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Arthur Wellesley, 1st Duke of Wellington (1769-1852)

One of history's great soldier-statesmen, Arthur Wellesley, the future 'Sepoy General' so badly underestimated by his great adversary Napoleon, was born in the same year as Bonaparte, entering the British army in 1787 and, aided by his brother Richard (later Marquess Wellesley), rose rapidly.

He held a command in Flanders (1794–95) and in 1796 went with his regiment to India. After his brother's appointment (1797) as governor-general of India, he received command of a division in the invasion of Mysore and became (1799) governor of Seringapatam. In 1800 he defeated the robber chieftain, Dhundia Wagh, and in 1802 he was made major general.

'I considered Napoleon’s presence in the field equal to forty thousand men in the balance' - Wellington

In 1803, he moved against the Maratha, breaking their force of about 40,000 with an army of about 10,000 in a surprise attack. A valuable civil and military adviser to his brother, he returned with him to England in 1805 and was knighted. His election (1806) to Parliament and appointment (1807) as Irish secretary did not prevent him from leading (1807) an expedition against the Danes.

A younger Arthur Wellesley by Stroehling

In 1808, Wellington led an expedition to assist Portugal in its revolt against the French. He defeated the French at Rolica and Vimeiro, but lost his command. In 1809 he returned to the Iberian Peninsula, where he ultimately assumed command of the British, Portuguese, and Spanish forces in the Peninsular War.

This is an excellent print of the Duke of Wellington by Sir Thomas Lawrence

Taking advantage of the irregular terrain, Portuguese and Spanish nationalism, and Napoleon's preoccupation with other campaigns and projects, Wellington enjoyed tremendous success in Spain and drove the French beyond the Pyrenees by 1813, though his campaigns were rendered difficult by poor support from the British government. Late in 1813 he invaded southern France, and he was at Toulouse when news of Napoleon's abdication (April 1814) arrived.

Wellington by Lawrence

Returning to England, he received many honors and was created Duke of Wellington. He served for a short time as ambassador to Paris, where he enjoyed spending quality time with Napoleon’s mistresses Mlle. George and the singer Madam Grassini.  Wellington then succeeded Viscount Castlereagh at the peace conference in Vienna.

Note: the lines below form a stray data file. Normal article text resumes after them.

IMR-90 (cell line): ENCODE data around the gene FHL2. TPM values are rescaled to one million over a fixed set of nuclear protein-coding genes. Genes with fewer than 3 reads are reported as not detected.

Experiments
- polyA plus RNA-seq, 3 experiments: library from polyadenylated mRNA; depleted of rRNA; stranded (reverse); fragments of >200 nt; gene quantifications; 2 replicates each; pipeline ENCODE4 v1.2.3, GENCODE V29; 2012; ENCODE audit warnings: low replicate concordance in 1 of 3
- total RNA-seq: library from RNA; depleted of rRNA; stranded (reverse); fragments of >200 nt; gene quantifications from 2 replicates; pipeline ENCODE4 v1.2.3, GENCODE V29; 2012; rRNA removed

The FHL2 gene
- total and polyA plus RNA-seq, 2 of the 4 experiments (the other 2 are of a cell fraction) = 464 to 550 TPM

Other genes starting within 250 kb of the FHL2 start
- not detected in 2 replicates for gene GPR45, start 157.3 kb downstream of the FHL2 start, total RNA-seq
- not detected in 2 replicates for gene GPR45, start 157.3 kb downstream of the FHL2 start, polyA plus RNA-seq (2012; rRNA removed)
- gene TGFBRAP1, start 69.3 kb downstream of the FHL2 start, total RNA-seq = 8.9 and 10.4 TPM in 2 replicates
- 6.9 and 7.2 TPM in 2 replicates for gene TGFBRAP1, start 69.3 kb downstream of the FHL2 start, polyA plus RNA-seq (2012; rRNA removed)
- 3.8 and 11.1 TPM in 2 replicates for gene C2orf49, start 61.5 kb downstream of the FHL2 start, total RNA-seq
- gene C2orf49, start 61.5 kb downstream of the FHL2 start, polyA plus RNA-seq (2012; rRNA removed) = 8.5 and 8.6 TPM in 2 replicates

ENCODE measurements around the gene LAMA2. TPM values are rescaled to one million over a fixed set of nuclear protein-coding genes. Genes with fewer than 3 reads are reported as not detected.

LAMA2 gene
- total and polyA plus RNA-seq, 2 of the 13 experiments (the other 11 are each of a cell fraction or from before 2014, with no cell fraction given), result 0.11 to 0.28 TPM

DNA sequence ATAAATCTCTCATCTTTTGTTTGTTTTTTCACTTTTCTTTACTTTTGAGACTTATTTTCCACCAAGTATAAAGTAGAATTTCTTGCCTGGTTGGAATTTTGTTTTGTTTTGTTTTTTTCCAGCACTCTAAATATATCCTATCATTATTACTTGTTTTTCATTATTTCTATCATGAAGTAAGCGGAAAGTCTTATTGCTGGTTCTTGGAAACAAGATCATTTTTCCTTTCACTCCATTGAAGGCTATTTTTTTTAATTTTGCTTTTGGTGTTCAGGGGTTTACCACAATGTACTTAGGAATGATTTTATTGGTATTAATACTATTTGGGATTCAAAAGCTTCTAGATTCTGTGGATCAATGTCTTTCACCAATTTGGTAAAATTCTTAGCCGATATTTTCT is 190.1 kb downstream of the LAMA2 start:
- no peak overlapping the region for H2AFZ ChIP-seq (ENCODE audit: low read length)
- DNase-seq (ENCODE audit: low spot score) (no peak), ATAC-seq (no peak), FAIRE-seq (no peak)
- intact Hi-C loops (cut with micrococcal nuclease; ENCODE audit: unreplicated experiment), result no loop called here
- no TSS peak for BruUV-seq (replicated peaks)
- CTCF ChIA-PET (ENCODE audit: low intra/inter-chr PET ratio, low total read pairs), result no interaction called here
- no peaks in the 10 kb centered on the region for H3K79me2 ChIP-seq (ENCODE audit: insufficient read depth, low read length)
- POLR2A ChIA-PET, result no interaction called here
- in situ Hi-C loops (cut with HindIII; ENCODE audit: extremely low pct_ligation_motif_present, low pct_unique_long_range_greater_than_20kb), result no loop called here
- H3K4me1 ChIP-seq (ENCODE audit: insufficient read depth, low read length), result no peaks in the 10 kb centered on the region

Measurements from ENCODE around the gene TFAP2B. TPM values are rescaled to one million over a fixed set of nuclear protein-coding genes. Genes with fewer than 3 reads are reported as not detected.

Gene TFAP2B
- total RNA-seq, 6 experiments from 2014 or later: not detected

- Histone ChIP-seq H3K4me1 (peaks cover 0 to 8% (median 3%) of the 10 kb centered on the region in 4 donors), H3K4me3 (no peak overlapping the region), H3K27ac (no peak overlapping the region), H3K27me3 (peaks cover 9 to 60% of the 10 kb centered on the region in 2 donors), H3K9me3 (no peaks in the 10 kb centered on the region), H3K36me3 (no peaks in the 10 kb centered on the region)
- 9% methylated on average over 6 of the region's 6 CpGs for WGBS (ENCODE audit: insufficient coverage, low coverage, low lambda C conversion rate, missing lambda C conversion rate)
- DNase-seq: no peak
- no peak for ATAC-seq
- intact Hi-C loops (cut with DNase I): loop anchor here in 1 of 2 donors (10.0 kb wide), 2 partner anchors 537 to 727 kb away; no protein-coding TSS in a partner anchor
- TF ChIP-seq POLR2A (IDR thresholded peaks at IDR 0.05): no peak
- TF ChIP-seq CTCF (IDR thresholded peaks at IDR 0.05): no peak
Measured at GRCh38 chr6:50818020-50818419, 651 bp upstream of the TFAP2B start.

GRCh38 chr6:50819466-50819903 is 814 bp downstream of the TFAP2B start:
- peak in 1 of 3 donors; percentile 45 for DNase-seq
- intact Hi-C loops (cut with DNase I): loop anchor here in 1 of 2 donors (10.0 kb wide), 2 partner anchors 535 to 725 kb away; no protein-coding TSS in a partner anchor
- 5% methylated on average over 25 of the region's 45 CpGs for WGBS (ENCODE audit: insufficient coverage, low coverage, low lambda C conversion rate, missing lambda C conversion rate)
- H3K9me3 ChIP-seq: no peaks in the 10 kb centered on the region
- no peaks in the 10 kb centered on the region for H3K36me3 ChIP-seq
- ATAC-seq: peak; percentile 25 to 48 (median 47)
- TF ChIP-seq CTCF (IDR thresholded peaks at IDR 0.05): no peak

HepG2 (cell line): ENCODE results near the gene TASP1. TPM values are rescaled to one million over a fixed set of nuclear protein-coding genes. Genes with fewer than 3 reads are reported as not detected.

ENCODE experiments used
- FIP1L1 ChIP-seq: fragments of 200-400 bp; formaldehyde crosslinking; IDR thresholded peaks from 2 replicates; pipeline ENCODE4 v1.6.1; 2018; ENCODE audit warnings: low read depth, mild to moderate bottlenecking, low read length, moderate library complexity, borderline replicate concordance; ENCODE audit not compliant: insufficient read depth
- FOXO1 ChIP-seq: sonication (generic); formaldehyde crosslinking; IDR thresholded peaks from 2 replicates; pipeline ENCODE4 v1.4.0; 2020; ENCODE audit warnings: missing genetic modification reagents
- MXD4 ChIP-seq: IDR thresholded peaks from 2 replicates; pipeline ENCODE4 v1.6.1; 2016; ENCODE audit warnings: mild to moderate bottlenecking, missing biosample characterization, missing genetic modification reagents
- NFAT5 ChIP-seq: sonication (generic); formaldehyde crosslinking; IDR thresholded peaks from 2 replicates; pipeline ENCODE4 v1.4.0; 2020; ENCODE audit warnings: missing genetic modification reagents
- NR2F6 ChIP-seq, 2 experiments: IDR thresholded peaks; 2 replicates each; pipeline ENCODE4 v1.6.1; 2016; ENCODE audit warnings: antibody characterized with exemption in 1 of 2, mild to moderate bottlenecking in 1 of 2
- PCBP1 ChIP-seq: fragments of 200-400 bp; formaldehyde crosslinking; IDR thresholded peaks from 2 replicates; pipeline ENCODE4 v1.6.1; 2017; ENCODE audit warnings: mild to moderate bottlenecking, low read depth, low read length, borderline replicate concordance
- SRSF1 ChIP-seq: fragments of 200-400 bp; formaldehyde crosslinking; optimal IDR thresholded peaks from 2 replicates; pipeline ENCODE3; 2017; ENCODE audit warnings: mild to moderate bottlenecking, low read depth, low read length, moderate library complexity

But when Napoleon escaped fromhis exile on Elba, he immediately took command of the allied armies. Then came Wellington’s most famous victory, that at Waterloo which closed the Belgian campaign of 1815, a battle won largely due to the timely arrival of Prussian forces under Field Marshal Gebhard Leberecht von Blücher. Wellington, again lavishly honored by his government, took charge of the army of occupation in France, exerting his influence to restrain harsh treatment of the defeated French.

This charming Winterhalter portrait shows England's national hero presenting a gift to the young future King Edward VII

Political Life

Wellington, 'The Iron Duke' with the soldier's taste for discipline and order and the aristocrat's distrust of democratic institutions, lent his great prestige to the Tory policy of repression at home and took a cabinet post as Master General of the Ordnance (1819).

Wellington represented England at the Congress of Verona (1822), where he opposed intervention in the Spanish revolt, and at the conference at St. Petersburg (1826) that concerned itself with the revolt in Greece, but he was not in sympathy with the liberal foreign policy of George Canning and resigned (1827) when Canning became Prime Minister.

Wellington's Tomb in St. Paul's Cathedral

In 1828 Wellington himself reluctantly became Prime Minister.  He bowed to public clamor and allowed the repeal of the Test Act and Corporation Act and the passage of the Catholic Emancipation bill (reforms he had previously opposed), but he lost the support of much of the Tory party as a consequence. When he declared against parliamentary reform, his ministry fell (1830) and his unpopularity subjected him to an assault by a mob.

Wellington refused to form a government in 1834, but served under Sir Robert Peel (Father of the famed 'Bobbies') as Foreign Secretary (1834–35) and again (1841–46) as minister without portfolio. On the repeal of the Corn Laws he supported Peel, while not wholly approving his policy. In 1842 he was made Commander-in-Chief for life.

Wellington rests today in his magnificent tomb in St. Paul's Cathedral.